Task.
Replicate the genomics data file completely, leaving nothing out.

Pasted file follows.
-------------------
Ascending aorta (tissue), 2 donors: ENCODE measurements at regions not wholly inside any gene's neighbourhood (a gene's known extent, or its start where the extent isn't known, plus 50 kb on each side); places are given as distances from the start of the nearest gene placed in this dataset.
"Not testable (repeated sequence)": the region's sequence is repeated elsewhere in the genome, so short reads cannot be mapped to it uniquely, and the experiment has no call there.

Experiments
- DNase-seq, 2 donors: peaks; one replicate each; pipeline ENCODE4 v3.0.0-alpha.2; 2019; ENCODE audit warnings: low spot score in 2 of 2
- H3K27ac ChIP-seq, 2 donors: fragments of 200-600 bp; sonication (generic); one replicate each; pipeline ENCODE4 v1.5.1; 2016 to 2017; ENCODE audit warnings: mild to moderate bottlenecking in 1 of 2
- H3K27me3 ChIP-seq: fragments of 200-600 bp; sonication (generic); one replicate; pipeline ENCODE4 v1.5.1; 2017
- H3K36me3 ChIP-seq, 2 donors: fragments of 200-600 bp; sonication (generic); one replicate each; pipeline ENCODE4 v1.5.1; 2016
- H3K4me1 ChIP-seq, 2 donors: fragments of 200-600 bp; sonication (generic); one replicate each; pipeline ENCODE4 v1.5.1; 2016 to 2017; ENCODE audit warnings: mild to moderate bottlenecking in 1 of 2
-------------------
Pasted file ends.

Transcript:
Ascending aorta (tissue), 2 donors: ENCODE measurements at regions not wholly inside any gene's neighbourhood (a gene's known extent, or its start where the extent isn't known, plus 50 kb on each side); places are given as distances from the start of the nearest gene placed in this dataset.
"Not testable (repeated sequence)": the region's sequence is repeated elsewhere in the genome, so short reads cannot be mapped to it uniquely, and the experiment has no call there.

Experiments
- DNase-seq, 2 donors: peaks; one replicate each; pipeline ENCODE4 v3.0.0-alpha.2; 2019; ENCODE audit warnings: low spot score in 2 of 2
- H3K27ac ChIP-seq, 2 donors: fragments of 200-600 bp; sonication (generic); one replicate each; pipeline ENCODE4 v1.5.1; 2016 to 2017; ENCODE audit warnings: mild to moderate bottlenecking in 1 of 2
- H3K27me3 ChIP-seq: fragments of 200-600 bp; sonication (generic); one replicate; pipeline ENCODE4 v1.5.1; 2017
- H3K36me3 ChIP-seq, 2 donors: fragments of 200-600 bp; sonication (generic); one replicate each; pipeline ENCODE4 v1.5.1; 2016
- H3K4me1 ChIP-seq, 2 donors: fragments of 200-600 bp; sonication (generic); one replicate each; pipeline ENCODE4 v1.5.1; 2016 to 2017; ENCODE audit warnings: mild to moderate bottlenecking in 1 of 2